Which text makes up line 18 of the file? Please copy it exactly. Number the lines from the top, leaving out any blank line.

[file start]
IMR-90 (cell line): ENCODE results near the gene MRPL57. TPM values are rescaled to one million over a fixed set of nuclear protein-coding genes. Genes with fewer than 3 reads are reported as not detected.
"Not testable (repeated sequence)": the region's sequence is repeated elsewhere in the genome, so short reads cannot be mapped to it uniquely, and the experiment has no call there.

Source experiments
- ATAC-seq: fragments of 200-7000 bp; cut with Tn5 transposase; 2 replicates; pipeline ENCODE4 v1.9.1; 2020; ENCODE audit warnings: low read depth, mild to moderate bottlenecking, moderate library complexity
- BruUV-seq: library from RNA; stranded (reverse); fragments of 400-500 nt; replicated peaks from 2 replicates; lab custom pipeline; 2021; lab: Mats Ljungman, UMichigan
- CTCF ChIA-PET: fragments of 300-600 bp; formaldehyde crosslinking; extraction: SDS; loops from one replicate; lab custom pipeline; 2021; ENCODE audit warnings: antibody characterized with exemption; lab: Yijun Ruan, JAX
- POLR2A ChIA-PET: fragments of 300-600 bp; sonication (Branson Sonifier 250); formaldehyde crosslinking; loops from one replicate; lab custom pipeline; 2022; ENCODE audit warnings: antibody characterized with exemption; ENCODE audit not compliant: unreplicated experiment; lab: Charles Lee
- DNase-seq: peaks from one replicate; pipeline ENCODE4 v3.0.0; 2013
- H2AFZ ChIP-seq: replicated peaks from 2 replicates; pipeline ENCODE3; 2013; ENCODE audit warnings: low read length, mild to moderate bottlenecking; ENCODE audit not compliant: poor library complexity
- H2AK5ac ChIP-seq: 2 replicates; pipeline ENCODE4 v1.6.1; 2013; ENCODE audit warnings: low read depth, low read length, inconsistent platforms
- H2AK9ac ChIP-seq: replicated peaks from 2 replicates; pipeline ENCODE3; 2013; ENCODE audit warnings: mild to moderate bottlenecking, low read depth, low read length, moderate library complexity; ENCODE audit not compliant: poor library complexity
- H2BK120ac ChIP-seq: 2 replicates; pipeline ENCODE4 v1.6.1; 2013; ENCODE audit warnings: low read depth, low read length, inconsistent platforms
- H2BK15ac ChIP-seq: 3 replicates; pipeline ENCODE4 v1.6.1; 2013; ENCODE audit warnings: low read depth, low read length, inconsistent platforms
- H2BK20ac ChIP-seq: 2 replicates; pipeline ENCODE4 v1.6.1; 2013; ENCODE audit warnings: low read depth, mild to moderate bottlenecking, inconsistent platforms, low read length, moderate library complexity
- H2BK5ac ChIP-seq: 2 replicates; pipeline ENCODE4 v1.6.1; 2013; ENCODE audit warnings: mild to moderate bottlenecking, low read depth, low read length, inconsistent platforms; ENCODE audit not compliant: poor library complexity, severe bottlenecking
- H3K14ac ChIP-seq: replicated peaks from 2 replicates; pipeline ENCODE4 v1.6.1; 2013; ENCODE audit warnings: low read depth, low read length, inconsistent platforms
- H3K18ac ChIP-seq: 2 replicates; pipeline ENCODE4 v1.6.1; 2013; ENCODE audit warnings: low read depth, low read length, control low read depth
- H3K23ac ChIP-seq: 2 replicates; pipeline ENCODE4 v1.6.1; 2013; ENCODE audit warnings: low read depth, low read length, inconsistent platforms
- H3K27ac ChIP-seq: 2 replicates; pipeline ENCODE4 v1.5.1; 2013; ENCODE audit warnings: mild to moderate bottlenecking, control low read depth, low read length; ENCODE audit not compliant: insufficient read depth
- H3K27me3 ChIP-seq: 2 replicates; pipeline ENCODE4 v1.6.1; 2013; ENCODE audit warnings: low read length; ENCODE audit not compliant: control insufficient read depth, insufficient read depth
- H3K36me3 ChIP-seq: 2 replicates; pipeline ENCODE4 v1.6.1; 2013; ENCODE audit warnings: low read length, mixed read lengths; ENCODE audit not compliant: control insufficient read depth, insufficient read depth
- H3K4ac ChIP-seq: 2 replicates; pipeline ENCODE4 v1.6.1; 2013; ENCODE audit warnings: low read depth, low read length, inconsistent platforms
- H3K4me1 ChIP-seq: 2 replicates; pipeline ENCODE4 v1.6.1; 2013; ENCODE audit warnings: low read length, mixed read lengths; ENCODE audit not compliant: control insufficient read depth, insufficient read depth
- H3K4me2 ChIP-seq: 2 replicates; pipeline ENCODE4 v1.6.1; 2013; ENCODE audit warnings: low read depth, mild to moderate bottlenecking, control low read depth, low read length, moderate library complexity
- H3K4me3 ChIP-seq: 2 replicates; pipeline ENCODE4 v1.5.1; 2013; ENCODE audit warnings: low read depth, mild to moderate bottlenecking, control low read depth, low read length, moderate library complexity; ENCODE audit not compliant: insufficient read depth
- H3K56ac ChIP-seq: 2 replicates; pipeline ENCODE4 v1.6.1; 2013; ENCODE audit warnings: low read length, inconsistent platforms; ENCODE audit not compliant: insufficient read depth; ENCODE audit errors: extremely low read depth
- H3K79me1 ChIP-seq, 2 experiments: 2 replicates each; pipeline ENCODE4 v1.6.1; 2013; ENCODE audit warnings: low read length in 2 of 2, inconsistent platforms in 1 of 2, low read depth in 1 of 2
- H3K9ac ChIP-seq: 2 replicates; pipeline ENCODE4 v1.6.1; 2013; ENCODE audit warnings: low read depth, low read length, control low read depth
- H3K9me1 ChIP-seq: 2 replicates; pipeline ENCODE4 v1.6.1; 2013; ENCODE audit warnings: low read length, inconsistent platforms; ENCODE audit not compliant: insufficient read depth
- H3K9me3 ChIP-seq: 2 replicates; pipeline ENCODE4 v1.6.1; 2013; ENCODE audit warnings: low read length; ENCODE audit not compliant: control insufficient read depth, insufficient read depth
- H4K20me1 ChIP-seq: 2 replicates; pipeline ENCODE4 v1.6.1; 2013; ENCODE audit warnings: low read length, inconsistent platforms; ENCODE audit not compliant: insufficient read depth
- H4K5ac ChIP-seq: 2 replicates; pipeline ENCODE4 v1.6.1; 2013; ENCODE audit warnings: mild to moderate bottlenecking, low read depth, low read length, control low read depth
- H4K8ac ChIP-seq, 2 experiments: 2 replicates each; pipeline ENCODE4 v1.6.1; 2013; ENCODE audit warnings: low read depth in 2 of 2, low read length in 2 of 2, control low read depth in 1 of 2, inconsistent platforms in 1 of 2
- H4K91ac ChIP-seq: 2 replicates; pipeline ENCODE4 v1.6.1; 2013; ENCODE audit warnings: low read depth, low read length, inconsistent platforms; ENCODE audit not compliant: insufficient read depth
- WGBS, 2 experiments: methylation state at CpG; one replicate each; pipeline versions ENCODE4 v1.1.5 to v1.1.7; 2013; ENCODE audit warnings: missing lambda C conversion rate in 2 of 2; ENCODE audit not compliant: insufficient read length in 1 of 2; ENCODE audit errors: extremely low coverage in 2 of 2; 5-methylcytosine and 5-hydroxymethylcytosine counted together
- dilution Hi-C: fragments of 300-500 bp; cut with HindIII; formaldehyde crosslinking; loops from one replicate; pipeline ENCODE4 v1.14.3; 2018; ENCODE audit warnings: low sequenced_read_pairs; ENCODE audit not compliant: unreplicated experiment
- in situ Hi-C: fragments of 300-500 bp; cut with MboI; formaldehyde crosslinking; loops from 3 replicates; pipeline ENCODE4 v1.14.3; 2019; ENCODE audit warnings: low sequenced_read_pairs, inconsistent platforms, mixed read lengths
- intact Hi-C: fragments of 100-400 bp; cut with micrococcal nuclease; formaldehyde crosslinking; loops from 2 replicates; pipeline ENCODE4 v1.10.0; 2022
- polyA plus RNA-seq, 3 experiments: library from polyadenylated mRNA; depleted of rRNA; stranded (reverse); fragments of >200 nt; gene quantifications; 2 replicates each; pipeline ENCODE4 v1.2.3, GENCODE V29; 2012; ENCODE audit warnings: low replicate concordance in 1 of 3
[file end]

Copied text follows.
- H3K23ac ChIP-seq: 2 replicates; pipeline ENCODE4 v1.6.1; 2013; ENCODE audit warnings: low read depth, low read length, inconsistent platforms